Also, the traffic monitor 108 and/or temperature monitor 110 may be provided in any suitable location, e.g., other than inside the frequency controller 102. For instance, the traffic monitor 108 and/or temperature monitor 110 may be provided within the processor cores (106), e.g., the temperature sensors (112) may be directly coupled to the processor cores (106).

The frequency controller 102 may generate one or more clock enable signals (e.g., 114-1 through 114-N) responsive to one or more feedback signals. The feedback signals may be generated internal to the frequency controller 102 or external to the frequency controller 102, e.g., by various components of the system 100. For example, the feedback signals may be the signal (115) generated by the temperature monitor 110 and/or a signal generated by the traffic monitor 108. Additionally, the clock enable signals (114) may be communicated through the bus 104, instead of directly to the processor cores (106). The embodiment illustrated in FIG. 1 which couples the clock enable signals (114) to the processor cores (106) may reduce propagation delays associated with communicating data via the bus 104 in an embodiment. Moreover, as will be further discussed with reference to FIG. 2, the clock enable signals (114) may be utilized by the processor cores (106) to reduce their respective power consumption. Each of the processor cores (106) and/or the frequency controller 102 may also receive a system clock signal 116.

As shown in FIG. 1, the system 100 may further include a memory controller 120 that is coupled to the bus 104. The memory controller 120 may be coupled to a memory 122 which may be shared by the frequency controller 102, the processor cores (106), and/or other devices coupled to the bus 104. The memory 122 may store data and/or sequences of instructions that are executed by the frequency controller processor 102 and/or the processor cores (106), or other device included in the system 100. Also, the memory 122 may store data corresponding to one or more data packets communicated over a network (111) that is coupled to one or more media interfaces 124. Also, the system 100 may be coupled to a network through various communication devices (such as the devices discussed with reference to FIGS. 6 and 7). As shown in FIG. 1, the media interfaces 124 may communicate with various components of the system 100 through the bus 104. Alternatively, one or more of the media interfaces 124 may be directly coupled to one or more components of the system 100, such as the frequency controller processor 102 and/or one or more of the processor cores (106).

In an embodiment, the memory 122 may include one or more volatile storage (or memory) devices such as those discussed with reference to FIG. 6. Moreover, the memory 122 may include nonvolatile memory (in addition to or instead of volatile memory) such as those discussed with reference to FIG. 6. Hence, the system 100 may include volatile and/or nonvolatile memory (or storage). Additionally, multiple storage devices (including volatile and/or nonvolatile memory) may be coupled to the bus 104 (not shown).

FIG. 2 illustrates a block diagram of a processor 200, according to an embodiment. The processor 200 may be any suitable processor such as the processor cores (106) discussed with reference to FIG. 1. In one embodiment, the clock enable signal (114) may be utilized by the processor 200 to reduce its power consumption.

As illustrated in FIG. 2, the processor 200 may utilize the system clock signal 116 to clock various components of the processor 200 through one or more optional buffers 204. The clock 116 may be combined with the clock enable signal 114 to control the clock frequency utilized for some components of the processor 200. For example, one or more AND gates (206-1 and/or 206-2) may be utilized to combine the clock 116 with the clock enable signal 114, as will be further discussed with respect to FIGS. 3A and 3B.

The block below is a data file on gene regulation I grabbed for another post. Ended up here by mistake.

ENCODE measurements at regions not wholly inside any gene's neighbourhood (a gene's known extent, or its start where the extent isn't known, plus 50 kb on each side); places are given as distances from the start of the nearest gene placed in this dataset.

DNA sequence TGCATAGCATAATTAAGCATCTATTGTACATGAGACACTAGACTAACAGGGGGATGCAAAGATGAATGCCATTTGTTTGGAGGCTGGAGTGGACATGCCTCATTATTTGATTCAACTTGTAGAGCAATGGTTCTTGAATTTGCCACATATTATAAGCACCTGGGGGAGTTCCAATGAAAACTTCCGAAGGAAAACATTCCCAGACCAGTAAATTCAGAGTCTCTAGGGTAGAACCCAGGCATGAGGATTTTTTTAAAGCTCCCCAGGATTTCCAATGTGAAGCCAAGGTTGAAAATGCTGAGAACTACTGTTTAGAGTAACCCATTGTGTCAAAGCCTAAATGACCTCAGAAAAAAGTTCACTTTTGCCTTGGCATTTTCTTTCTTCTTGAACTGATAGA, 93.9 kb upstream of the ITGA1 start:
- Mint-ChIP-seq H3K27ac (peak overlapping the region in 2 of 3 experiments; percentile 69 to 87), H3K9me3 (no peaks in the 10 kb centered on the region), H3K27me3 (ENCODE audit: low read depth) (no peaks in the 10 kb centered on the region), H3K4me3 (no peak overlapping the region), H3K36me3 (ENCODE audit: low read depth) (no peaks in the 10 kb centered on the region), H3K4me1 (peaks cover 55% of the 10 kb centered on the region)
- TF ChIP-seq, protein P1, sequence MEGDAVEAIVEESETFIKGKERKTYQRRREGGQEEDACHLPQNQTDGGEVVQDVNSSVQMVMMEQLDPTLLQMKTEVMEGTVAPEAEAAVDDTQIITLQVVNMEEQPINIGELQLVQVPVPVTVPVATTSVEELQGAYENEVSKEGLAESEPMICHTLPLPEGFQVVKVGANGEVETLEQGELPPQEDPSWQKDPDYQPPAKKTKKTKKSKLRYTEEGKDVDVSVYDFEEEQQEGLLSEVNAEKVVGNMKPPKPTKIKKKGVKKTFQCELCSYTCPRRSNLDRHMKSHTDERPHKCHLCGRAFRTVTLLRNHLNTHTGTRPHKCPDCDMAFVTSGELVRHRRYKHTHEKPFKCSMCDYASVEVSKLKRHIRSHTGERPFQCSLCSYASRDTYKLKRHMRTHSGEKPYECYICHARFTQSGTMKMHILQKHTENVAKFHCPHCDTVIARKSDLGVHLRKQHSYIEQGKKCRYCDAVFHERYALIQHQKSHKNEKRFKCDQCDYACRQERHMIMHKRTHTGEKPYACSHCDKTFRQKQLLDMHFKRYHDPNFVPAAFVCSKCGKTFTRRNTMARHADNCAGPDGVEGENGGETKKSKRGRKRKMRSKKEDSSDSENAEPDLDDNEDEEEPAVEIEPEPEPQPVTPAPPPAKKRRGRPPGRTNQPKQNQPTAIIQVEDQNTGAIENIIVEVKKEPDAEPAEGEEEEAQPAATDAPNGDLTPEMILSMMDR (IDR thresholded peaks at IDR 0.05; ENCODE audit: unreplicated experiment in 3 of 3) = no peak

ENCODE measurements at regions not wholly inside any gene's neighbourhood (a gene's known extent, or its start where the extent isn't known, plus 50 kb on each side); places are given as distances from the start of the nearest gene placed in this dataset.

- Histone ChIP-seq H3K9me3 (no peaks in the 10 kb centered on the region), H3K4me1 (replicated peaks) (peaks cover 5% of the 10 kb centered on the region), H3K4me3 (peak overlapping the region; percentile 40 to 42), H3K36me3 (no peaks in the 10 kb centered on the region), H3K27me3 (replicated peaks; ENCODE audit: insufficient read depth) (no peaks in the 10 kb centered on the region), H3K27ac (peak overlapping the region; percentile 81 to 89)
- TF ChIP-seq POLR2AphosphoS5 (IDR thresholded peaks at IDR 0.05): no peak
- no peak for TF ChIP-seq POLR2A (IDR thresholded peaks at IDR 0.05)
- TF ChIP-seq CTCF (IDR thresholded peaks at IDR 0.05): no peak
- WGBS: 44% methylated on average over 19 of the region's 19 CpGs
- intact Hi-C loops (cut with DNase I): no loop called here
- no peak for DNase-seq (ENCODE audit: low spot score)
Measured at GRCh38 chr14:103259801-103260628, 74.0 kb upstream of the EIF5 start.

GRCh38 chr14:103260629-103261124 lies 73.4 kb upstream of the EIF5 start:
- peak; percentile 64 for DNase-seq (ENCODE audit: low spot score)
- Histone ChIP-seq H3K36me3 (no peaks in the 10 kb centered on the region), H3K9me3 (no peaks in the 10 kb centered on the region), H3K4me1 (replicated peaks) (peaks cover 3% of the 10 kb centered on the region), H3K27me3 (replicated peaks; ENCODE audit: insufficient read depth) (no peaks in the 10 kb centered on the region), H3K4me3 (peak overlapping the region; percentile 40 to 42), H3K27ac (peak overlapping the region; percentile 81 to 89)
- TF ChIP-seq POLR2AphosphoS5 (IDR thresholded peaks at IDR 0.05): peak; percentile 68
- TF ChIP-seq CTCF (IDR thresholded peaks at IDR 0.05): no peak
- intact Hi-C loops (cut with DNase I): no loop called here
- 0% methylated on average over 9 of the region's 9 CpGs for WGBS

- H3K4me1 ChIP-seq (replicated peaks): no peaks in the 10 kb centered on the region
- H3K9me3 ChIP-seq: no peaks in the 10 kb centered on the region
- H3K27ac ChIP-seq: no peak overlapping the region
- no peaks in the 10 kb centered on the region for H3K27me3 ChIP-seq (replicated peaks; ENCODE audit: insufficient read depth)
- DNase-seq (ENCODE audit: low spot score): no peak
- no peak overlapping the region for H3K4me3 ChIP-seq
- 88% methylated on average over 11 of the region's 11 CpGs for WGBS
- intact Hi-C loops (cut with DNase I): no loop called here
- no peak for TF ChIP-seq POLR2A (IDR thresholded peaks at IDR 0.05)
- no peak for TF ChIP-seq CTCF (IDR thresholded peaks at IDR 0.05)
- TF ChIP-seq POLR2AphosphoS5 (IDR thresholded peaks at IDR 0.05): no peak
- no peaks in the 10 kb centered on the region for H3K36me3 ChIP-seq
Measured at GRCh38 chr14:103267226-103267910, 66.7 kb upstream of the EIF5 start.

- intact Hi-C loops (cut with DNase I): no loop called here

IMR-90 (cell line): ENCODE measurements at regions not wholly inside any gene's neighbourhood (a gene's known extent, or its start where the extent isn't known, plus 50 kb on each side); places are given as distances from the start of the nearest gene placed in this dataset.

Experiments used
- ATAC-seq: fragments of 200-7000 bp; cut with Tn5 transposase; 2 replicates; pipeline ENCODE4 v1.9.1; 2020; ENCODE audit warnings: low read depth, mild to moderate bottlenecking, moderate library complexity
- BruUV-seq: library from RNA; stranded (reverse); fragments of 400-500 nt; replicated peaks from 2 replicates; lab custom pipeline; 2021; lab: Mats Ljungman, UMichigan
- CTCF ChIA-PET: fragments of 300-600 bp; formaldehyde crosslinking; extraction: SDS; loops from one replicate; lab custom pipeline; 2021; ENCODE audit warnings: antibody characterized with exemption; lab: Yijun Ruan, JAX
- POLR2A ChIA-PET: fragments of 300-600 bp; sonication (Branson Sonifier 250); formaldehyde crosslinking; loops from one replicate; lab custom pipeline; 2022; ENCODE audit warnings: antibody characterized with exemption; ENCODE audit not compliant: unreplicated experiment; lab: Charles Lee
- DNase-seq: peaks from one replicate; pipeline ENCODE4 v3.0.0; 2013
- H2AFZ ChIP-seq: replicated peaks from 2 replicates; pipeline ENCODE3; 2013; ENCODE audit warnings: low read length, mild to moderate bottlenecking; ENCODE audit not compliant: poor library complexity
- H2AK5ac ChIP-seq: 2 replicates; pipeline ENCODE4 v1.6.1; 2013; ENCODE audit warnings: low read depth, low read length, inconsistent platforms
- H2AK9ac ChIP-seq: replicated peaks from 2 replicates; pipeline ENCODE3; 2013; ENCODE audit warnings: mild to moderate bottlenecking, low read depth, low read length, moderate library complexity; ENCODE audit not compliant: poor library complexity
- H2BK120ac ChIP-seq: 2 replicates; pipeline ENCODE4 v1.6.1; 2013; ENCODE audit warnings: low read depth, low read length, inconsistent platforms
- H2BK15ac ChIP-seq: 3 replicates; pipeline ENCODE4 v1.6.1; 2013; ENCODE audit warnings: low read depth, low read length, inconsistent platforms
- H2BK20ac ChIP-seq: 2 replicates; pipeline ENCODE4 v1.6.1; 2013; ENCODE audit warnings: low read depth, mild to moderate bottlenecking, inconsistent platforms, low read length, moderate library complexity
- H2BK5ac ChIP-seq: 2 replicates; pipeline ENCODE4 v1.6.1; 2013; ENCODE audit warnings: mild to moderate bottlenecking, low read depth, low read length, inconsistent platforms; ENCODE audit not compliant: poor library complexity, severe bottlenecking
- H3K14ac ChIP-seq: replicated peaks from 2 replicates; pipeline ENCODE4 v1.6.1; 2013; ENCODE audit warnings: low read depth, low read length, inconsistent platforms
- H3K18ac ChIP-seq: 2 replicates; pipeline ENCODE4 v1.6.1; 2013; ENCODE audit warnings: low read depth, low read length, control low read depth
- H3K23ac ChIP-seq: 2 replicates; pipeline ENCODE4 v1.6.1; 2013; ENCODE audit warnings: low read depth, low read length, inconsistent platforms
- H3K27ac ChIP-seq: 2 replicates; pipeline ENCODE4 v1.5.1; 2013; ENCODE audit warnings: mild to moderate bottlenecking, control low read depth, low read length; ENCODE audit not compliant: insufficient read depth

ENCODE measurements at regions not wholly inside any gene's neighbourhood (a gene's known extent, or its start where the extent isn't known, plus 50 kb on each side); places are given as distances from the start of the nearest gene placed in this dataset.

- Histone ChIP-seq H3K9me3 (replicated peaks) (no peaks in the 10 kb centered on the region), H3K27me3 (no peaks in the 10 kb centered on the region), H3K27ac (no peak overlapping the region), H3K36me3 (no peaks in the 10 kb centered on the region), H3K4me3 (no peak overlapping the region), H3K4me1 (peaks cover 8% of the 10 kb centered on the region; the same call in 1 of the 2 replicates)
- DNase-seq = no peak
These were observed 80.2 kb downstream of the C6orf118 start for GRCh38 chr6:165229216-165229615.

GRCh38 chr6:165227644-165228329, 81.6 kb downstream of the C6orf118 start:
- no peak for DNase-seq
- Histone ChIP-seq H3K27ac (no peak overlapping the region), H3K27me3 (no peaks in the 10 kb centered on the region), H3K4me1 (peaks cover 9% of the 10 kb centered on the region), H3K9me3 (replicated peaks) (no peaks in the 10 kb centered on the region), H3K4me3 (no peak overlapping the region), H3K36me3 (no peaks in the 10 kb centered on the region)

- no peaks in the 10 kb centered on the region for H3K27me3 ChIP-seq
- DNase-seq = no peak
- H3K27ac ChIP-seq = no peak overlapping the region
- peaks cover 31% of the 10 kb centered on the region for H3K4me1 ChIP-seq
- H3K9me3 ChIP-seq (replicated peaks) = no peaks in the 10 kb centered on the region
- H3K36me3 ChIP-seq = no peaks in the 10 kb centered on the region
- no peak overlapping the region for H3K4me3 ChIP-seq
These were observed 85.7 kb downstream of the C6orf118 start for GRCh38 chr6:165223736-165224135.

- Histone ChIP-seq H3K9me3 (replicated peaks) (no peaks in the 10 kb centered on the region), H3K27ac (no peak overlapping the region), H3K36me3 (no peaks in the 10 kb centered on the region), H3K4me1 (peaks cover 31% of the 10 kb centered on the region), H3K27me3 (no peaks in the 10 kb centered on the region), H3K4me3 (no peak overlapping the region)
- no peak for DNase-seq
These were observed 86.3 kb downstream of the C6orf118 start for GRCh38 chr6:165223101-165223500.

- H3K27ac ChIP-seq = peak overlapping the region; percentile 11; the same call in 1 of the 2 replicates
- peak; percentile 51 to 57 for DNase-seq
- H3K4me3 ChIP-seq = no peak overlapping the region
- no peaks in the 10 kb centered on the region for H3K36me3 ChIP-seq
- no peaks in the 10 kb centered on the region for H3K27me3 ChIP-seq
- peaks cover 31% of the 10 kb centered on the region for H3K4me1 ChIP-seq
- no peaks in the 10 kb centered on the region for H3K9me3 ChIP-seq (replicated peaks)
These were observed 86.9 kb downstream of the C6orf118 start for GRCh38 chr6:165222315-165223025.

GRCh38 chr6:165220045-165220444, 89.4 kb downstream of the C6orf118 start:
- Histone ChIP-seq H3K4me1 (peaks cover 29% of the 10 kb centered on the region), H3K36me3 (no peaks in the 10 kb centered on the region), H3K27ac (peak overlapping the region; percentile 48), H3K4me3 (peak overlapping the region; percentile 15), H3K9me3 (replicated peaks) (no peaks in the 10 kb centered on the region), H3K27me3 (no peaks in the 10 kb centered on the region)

In an embodiment, the system clock signal 116 may be running at system-wide speed to enable communication and/or synchronization with other components, such as other components of the system 100 of FIG. 1 (e.g., through the bus 104 of FIG. 1). Hence, the clock 116 may be shared by various components of the system 100 such as illustrated in FIG. 1. In one embodiment, the bus 104 of FIG. 1 may comprise a read bus 208, a write bus 210, and/or a command bus 212. As push data (or read data) is received from the read bus 208, the processor 200 stores the push data in data and address registers 214 that are clocked by the clock 116. The read data may be provided by various components of the system 100 such as the frequency controller 102, memory 122, or the like. The read data is written to an incoming data buffer 216 that is also clocked by the clock 116 when reading data. The incoming data buffer 216 may be any suitable data buffer such as a first-in, first-out (FIFO) buffer. In an embodiment, to reduce data loss, the component that is sending the data destined for the processor core 200 (e.g., the frequency controller 102, memory 122, or the like) may determine whether the incoming data buffer 216 has sufficient available space to store the push data prior to sending the data to the processor 200 on the read bus 208.

The data stored in the incoming data buffer 216 may be read into an arithmetic logic unit (ALU) and data path unit 218 by utilizing a frequency controlled clock signal 217. The ALU and data path unit 218 may execute various instructions within the processor core 200, e.g., by processing the data stored in the incoming data buffer 216. The frequency controlled clock signal 217 may be generated by combining the system clock signal 116 and the clock enable signal 114 (e.g., through the AND gate 206-1). The ALU and data path unit 218 may be coupled to a control unit 220 that controls the operations of the ALU and data path unit 218. As illustrated in FIG. 2, the control unit may be clocked by the frequency controlled clock signal 217. The control unit 220 may be coupled to a control store 222 to provide local storage for the control unit 220.